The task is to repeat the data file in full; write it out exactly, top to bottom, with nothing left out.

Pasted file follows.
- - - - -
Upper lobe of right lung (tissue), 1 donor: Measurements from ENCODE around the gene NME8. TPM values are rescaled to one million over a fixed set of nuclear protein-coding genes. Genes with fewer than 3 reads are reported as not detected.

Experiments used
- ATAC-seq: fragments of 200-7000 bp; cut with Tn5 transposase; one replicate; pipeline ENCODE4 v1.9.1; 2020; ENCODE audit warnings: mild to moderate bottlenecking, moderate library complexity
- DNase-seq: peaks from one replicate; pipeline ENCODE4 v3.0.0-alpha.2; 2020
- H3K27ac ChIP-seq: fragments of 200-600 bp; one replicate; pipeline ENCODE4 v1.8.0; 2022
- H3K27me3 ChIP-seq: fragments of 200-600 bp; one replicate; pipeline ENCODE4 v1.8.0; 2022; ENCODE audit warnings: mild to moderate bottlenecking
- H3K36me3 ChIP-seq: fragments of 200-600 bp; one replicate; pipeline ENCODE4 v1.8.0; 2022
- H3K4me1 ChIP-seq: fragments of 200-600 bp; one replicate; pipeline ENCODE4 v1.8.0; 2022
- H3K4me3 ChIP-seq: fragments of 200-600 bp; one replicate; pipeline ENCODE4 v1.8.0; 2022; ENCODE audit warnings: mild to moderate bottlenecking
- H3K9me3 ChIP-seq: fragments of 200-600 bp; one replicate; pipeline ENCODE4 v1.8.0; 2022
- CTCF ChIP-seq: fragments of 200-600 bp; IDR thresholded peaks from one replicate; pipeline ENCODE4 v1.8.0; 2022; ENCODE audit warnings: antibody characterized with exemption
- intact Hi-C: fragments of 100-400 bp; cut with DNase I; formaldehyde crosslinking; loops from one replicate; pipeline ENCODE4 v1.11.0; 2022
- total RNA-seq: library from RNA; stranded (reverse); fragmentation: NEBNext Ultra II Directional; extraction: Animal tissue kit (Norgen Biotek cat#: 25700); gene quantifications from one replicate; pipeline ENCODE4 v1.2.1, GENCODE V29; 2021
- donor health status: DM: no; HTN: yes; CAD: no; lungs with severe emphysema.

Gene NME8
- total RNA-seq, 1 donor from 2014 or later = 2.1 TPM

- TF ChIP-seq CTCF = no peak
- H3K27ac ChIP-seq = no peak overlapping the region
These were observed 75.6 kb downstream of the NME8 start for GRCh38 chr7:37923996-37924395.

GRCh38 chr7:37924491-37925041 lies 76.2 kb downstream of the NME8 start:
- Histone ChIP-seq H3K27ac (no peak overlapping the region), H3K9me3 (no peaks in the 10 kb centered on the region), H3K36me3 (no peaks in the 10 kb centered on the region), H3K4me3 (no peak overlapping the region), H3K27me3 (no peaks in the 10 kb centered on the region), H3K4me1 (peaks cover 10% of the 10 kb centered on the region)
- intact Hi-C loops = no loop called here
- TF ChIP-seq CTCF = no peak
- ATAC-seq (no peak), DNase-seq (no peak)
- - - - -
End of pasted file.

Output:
Upper lobe of right lung (tissue), 1 donor: Measurements from ENCODE around the gene NME8. TPM values are rescaled to one million over a fixed set of nuclear protein-coding genes. Genes with fewer than 3 reads are reported as not detected.

Experiments used
- ATAC-seq: fragments of 200-7000 bp; cut with Tn5 transposase; one replicate; pipeline ENCODE4 v1.9.1; 2020; ENCODE audit warnings: mild to moderate bottlenecking, moderate library complexity
- DNase-seq: peaks from one replicate; pipeline ENCODE4 v3.0.0-alpha.2; 2020
- H3K27ac ChIP-seq: fragments of 200-600 bp; one replicate; pipeline ENCODE4 v1.8.0; 2022
- H3K27me3 ChIP-seq: fragments of 200-600 bp; one replicate; pipeline ENCODE4 v1.8.0; 2022; ENCODE audit warnings: mild to moderate bottlenecking
- H3K36me3 ChIP-seq: fragments of 200-600 bp; one replicate; pipeline ENCODE4 v1.8.0; 2022
- H3K4me1 ChIP-seq: fragments of 200-600 bp; one replicate; pipeline ENCODE4 v1.8.0; 2022
- H3K4me3 ChIP-seq: fragments of 200-600 bp; one replicate; pipeline ENCODE4 v1.8.0; 2022; ENCODE audit warnings: mild to moderate bottlenecking
- H3K9me3 ChIP-seq: fragments of 200-600 bp; one replicate; pipeline ENCODE4 v1.8.0; 2022
- CTCF ChIP-seq: fragments of 200-600 bp; IDR thresholded peaks from one replicate; pipeline ENCODE4 v1.8.0; 2022; ENCODE audit warnings: antibody characterized with exemption
- intact Hi-C: fragments of 100-400 bp; cut with DNase I; formaldehyde crosslinking; loops from one replicate; pipeline ENCODE4 v1.11.0; 2022
- total RNA-seq: library from RNA; stranded (reverse); fragmentation: NEBNext Ultra II Directional; extraction: Animal tissue kit (Norgen Biotek cat#: 25700); gene quantifications from one replicate; pipeline ENCODE4 v1.2.1, GENCODE V29; 2021
- donor health status: DM: no; HTN: yes; CAD: no; lungs with severe emphysema.

Gene NME8
- total RNA-seq, 1 donor from 2014 or later = 2.1 TPM

- TF ChIP-seq CTCF = no peak
- H3K27ac ChIP-seq = no peak overlapping the region
These were observed 75.6 kb downstream of the NME8 start for GRCh38 chr7:37923996-37924395.

GRCh38 chr7:37924491-37925041 lies 76.2 kb downstream of the NME8 start:
- Histone ChIP-seq H3K27ac (no peak overlapping the region), H3K9me3 (no peaks in the 10 kb centered on the region), H3K36me3 (no peaks in the 10 kb centered on the region), H3K4me3 (no peak overlapping the region), H3K27me3 (no peaks in the 10 kb centered on the region), H3K4me1 (peaks cover 10% of the 10 kb centered on the region)
- intact Hi-C loops = no loop called here
- TF ChIP-seq CTCF = no peak
- ATAC-seq (no peak), DNase-seq (no peak)